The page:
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A couple months back I reviewed, then bought, an Asus ZenBook UX305 -- a thin, lightweight laptop that, at first glance, seemed an ideal replacement for my aging, slowing, increasingly problem-ridden Samsung Series 9.
Though it was already a very solid deal at $699, I decided to take the leap when the Microsoft Store put it on sale for $599. (Incidentally, that very sale is happening again: You can get the ZenBook UX305 Signature Edition for $599 shipped with coupon code SAVE100.)
Now that I've had the chance to live with it and really make it part of my workday, I have a few regrets -- and I'm going to distill those into three things you should strongly consider when shopping for your next laptop.
1. It should have an SSD
Actually, the ZenBook has a solid-state drive, and a generous 256GB one at that. It was chief among the reasons I chose the system. I'll never again buy a PC without an SSD.
I mention this because although laptops that come with SSDs still fetch a premium, it's worth it. So worth it. Solid-state drive run considerably faster than their mechanical counterparts. They generate less heat and consume less power -- important benefits for a laptop.
Yes, you may have to accept less total storage, but how much do you really need? Doesn't the cloud do much of the heavy lifting, storage-wise? Trust me, and heed me: Do not buy a laptop without an SSD.
2. It should have backlit keys
I never realized how important this was until I got a laptop with backlit keys (the aforementioned Samsung). I don't use the feature all the time, but when I find myself in a dimly lit work environment, it's utterly invaluable.
Alas, the Asus has non-backlit keys, and I'm kicking myself for thinking I could be happy without. It may seem like a small thing, but I won't buy another laptop that lacks this feature.
3. You should test the keyboard and touchpad first
When shopping for a laptop, especially online, it's really easy to get drawn in by features: high-resolution screen, big SSD, fast processor, etc.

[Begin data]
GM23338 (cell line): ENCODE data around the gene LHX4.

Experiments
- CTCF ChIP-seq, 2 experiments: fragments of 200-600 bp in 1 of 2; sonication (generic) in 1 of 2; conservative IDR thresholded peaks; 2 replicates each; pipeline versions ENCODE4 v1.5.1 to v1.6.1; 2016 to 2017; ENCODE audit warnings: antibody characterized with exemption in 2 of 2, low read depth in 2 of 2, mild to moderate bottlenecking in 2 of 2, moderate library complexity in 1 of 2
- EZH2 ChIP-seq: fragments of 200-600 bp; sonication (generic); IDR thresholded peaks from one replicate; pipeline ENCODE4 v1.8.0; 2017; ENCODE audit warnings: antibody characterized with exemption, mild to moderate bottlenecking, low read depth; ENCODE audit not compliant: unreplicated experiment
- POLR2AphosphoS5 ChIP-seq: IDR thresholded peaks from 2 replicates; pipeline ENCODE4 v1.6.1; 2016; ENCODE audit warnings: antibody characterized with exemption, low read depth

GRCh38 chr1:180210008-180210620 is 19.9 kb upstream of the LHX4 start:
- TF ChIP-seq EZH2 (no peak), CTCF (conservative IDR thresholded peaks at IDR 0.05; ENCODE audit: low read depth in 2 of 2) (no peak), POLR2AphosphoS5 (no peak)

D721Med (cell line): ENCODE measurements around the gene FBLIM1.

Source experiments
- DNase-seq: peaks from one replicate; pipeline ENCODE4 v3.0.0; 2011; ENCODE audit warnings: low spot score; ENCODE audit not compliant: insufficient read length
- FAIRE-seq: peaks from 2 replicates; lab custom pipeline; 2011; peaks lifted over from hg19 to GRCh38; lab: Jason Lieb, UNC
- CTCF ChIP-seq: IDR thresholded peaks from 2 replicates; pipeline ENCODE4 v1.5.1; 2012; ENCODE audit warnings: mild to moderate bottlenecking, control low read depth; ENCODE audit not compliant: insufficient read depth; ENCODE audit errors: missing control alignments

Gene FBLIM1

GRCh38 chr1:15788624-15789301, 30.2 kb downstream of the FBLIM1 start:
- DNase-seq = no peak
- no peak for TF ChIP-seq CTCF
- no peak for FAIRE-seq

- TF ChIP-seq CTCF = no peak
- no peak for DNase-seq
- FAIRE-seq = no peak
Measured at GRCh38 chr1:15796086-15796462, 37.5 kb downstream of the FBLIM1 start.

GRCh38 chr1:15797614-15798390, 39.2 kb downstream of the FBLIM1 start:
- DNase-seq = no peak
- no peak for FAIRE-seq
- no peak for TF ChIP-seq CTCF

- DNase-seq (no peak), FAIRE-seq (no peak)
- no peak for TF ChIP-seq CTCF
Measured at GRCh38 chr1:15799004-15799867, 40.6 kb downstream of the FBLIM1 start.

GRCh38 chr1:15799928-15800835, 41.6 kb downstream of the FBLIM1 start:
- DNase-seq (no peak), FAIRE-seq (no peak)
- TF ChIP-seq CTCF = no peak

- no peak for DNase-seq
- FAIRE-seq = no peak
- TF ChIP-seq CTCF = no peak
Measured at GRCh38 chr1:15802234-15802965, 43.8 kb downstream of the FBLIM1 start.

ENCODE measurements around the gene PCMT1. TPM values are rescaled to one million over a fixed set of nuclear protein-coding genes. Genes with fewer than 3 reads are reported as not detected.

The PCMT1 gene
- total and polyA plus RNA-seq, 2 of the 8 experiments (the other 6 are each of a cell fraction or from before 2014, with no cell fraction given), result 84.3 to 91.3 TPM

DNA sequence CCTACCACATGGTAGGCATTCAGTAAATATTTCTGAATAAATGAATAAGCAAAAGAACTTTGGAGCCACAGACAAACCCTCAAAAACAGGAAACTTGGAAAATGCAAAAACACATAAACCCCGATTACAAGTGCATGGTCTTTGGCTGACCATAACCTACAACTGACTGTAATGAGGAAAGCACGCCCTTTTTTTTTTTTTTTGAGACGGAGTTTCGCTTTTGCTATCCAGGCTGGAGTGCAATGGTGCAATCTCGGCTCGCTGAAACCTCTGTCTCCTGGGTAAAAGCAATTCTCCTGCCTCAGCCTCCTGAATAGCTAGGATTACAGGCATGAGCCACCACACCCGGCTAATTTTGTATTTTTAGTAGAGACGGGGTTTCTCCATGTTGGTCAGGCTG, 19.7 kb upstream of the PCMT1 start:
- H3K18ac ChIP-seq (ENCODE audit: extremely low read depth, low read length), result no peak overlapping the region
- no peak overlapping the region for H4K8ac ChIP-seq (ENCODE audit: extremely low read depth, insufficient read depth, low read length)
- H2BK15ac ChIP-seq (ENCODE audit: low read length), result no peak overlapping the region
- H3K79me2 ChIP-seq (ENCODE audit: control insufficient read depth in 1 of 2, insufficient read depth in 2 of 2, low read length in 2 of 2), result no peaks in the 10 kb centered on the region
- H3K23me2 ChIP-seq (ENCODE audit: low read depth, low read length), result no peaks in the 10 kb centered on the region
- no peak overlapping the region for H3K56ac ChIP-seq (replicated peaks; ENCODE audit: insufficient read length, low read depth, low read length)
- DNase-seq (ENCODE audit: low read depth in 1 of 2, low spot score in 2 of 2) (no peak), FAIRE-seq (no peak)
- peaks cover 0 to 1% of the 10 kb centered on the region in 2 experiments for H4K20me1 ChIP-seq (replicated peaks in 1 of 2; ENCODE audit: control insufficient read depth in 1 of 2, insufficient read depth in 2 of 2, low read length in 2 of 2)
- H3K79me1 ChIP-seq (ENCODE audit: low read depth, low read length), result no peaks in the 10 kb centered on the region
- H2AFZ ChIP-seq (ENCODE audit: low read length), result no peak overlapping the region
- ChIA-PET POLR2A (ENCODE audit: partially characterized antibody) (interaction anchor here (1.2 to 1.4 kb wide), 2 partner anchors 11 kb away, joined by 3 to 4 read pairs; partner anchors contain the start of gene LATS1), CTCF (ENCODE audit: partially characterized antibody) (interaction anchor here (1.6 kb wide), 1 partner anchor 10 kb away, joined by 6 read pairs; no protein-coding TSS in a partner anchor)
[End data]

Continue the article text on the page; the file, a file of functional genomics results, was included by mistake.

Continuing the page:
You know what? None of that matters if the machine isn't comfortable to use. And think about the three things you interact with most: keyboard, touchpad and screen. If you don't like the way the keys travel, you won't like the laptop. If the touchpad feels weird or scrolling is unresponsive, you won't like the laptop.
And the screen? Unless it's a matte-finish display, glare will likely drive you insane. Similarly, is the maximum brightness setting really bright enough? The ZenBook touts a high-resolution screen, but it's not super-bright. So when I work in a room with lots of windows and it's sunny out, the screen seems almost dim.
The moral of the story: Try to get some hands- and eyes-on time with a laptop before you buy it. That's a challenge nowadays, but not impossible. At the very least, buy your system from an online store that offers free returns and no restocking fee. That way, if you find the usability lacking, you can try again.
What features do you consider essential in a modern laptop (besides a half-dozen USB-C ports and a frappucino dispenser, of course)?
Bonus deal: Game time! I'm strongly averse to bathroom humor, yet I find few shows as funny as "South Park." (Hmm, maybe I'm not as averse as I thought I was.) And there are few games funnier than South Park: The Stick of Truth, which is now just $7.50 from Ubisoft's Uplay Shop.
That's the lowest price I've seen for this hilarious action-RPG, which is offered here as a download (and requires a Uplay account). Not sure how much longer this deal will be active, so grab it before it goes the way of Kenny.